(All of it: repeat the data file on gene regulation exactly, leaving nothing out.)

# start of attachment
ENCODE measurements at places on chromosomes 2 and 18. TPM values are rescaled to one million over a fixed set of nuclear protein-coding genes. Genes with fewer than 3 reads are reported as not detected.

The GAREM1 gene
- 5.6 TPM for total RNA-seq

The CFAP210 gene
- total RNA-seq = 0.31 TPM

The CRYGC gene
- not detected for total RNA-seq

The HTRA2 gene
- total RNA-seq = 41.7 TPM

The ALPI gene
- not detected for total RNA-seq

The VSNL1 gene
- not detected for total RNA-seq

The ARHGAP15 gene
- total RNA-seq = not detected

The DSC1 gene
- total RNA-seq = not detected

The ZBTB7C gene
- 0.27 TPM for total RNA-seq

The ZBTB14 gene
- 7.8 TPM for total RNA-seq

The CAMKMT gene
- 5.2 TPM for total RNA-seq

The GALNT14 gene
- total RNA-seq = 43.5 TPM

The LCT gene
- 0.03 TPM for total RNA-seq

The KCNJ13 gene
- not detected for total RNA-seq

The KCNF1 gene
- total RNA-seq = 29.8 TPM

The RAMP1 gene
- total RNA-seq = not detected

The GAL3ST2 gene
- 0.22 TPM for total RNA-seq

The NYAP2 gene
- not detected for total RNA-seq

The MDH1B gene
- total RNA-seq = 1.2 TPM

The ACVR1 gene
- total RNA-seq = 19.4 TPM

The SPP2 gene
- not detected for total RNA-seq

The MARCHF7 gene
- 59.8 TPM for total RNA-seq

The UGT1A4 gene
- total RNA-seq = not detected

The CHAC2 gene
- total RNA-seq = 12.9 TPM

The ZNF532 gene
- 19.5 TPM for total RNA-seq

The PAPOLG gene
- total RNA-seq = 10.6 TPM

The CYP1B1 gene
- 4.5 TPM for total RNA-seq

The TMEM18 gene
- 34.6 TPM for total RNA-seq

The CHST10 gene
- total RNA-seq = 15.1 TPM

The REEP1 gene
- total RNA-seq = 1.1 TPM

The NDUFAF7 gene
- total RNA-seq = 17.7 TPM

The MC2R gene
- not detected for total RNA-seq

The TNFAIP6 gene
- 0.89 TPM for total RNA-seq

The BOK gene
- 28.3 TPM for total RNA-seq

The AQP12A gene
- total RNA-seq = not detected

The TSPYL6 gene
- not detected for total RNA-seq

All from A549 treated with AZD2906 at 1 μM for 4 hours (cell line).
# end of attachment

ENCODE measurements at places on chromosomes 2 and 18. TPM values are rescaled to one million over a fixed set of nuclear protein-coding genes. Genes with fewer than 3 reads are reported as not detected.

The GAREM1 gene
- 5.6 TPM for total RNA-seq

The CFAP210 gene
- total RNA-seq = 0.31 TPM

The CRYGC gene
- not detected for total RNA-seq

The HTRA2 gene
- total RNA-seq = 41.7 TPM

The ALPI gene
- not detected for total RNA-seq

The VSNL1 gene
- not detected for total RNA-seq

The ARHGAP15 gene
- total RNA-seq = not detected

The DSC1 gene
- total RNA-seq = not detected

The ZBTB7C gene
- 0.27 TPM for total RNA-seq

The ZBTB14 gene
- 7.8 TPM for total RNA-seq

The CAMKMT gene
- 5.2 TPM for total RNA-seq

The GALNT14 gene
- total RNA-seq = 43.5 TPM

The LCT gene
- 0.03 TPM for total RNA-seq

The KCNJ13 gene
- not detected for total RNA-seq

The KCNF1 gene
- total RNA-seq = 29.8 TPM

The RAMP1 gene
- total RNA-seq = not detected

The GAL3ST2 gene
- 0.22 TPM for total RNA-seq

The NYAP2 gene
- not detected for total RNA-seq

The MDH1B gene
- total RNA-seq = 1.2 TPM

The ACVR1 gene
- total RNA-seq = 19.4 TPM

The SPP2 gene
- not detected for total RNA-seq

The MARCHF7 gene
- 59.8 TPM for total RNA-seq

The UGT1A4 gene
- total RNA-seq = not detected

The CHAC2 gene
- total RNA-seq = 12.9 TPM

The ZNF532 gene
- 19.5 TPM for total RNA-seq

The PAPOLG gene
- total RNA-seq = 10.6 TPM

The CYP1B1 gene
- 4.5 TPM for total RNA-seq

The TMEM18 gene
- 34.6 TPM for total RNA-seq

The CHST10 gene
- total RNA-seq = 15.1 TPM

The REEP1 gene
- total RNA-seq = 1.1 TPM

The NDUFAF7 gene
- total RNA-seq = 17.7 TPM

The MC2R gene
- not detected for total RNA-seq

The TNFAIP6 gene
- 0.89 TPM for total RNA-seq

The BOK gene
- 28.3 TPM for total RNA-seq

The AQP12A gene
- total RNA-seq = not detected

The TSPYL6 gene
- not detected for total RNA-seq

All from A549 treated with AZD2906 at 1 μM for 4 hours (cell line).